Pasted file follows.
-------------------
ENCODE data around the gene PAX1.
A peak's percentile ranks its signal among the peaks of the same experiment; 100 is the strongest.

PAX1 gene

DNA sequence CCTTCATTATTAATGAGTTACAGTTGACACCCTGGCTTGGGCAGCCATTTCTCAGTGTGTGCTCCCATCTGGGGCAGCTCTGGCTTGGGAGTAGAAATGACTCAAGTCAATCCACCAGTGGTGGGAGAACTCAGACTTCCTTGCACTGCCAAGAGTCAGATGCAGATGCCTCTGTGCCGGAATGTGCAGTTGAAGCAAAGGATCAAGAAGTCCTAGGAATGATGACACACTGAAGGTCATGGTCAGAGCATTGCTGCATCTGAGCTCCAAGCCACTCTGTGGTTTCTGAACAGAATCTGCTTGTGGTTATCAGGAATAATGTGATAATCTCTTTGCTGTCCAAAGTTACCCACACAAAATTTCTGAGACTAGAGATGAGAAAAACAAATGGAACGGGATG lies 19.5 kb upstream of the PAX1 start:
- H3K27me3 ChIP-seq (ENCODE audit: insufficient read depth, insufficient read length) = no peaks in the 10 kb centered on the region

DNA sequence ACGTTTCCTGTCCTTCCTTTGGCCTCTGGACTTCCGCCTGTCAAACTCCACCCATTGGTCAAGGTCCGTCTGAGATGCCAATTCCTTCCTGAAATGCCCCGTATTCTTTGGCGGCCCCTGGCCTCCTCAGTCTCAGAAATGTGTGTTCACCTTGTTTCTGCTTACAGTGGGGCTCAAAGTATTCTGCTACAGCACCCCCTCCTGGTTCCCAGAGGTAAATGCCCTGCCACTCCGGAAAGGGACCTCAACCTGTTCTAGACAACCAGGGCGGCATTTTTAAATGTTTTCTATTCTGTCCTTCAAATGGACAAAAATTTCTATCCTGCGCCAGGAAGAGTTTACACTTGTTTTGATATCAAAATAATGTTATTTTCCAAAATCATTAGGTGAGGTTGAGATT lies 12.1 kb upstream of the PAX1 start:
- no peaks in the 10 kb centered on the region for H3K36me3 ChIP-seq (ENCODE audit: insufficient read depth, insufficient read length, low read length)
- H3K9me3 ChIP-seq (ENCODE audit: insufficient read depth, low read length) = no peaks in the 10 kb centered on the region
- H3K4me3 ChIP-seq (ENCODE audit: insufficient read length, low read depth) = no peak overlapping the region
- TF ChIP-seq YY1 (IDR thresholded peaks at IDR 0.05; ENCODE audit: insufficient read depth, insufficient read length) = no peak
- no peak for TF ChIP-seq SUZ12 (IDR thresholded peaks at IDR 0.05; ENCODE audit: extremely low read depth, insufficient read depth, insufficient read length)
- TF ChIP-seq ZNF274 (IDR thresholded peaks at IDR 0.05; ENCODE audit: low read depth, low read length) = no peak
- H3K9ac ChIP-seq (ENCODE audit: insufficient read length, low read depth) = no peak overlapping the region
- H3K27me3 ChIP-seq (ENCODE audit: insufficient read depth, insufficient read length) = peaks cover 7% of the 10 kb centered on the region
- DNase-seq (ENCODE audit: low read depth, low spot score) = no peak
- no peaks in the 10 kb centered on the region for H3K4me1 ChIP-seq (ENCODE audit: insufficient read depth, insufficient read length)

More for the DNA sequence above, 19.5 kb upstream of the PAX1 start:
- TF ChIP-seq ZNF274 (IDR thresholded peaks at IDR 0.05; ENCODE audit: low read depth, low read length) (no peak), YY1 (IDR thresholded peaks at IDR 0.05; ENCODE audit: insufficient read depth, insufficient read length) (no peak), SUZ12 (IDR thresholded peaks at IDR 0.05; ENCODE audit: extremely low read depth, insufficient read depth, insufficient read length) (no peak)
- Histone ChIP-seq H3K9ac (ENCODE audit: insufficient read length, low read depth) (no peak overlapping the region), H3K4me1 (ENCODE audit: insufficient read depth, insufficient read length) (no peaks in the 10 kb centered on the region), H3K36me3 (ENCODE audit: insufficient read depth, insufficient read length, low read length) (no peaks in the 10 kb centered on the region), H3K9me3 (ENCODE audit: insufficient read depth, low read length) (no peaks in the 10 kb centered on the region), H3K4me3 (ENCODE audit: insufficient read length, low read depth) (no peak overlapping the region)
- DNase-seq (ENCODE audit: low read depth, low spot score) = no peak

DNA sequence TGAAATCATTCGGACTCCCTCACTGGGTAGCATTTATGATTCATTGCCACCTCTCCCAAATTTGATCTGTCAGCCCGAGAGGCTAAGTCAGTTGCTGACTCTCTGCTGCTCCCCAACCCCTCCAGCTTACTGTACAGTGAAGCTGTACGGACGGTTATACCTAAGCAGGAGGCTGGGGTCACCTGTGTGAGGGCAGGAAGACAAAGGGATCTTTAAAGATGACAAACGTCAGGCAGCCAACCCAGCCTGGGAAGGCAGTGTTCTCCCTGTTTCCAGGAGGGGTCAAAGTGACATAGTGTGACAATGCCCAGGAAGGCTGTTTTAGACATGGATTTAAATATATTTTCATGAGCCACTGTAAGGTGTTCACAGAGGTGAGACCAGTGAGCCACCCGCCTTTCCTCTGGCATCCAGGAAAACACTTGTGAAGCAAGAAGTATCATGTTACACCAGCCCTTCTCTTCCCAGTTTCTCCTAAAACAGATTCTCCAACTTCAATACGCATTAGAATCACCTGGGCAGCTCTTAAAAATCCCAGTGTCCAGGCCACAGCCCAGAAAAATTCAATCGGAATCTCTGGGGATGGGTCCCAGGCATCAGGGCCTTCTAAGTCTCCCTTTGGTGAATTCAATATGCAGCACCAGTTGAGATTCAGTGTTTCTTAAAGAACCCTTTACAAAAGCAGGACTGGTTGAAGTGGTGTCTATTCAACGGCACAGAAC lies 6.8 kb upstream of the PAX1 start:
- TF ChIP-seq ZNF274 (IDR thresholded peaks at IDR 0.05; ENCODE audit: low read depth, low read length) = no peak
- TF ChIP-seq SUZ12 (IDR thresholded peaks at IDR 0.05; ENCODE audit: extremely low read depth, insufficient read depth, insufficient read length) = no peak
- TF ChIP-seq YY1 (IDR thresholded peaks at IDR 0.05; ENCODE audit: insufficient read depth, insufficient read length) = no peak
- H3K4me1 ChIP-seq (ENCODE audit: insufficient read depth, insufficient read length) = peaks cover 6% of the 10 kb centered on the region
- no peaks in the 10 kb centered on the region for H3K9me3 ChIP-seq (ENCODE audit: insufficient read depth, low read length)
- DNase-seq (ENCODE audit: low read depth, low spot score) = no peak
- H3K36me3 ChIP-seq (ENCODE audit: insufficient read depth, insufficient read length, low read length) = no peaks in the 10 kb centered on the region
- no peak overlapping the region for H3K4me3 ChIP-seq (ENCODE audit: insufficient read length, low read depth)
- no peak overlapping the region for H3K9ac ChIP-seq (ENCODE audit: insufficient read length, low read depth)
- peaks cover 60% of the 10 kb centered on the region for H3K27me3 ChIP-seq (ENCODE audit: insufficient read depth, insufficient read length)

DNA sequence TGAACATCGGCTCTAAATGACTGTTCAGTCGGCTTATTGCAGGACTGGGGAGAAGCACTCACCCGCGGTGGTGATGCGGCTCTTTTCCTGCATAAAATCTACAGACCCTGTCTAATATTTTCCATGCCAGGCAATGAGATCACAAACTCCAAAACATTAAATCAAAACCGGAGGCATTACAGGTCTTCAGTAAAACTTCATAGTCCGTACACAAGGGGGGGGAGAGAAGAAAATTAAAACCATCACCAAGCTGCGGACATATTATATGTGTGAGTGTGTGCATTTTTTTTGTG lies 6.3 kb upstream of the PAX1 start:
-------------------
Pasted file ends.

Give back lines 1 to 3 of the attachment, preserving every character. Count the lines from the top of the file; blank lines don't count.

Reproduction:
ENCODE data around the gene PAX1.
A peak's percentile ranks its signal among the peaks of the same experiment; 100 is the strongest.

PAX1 gene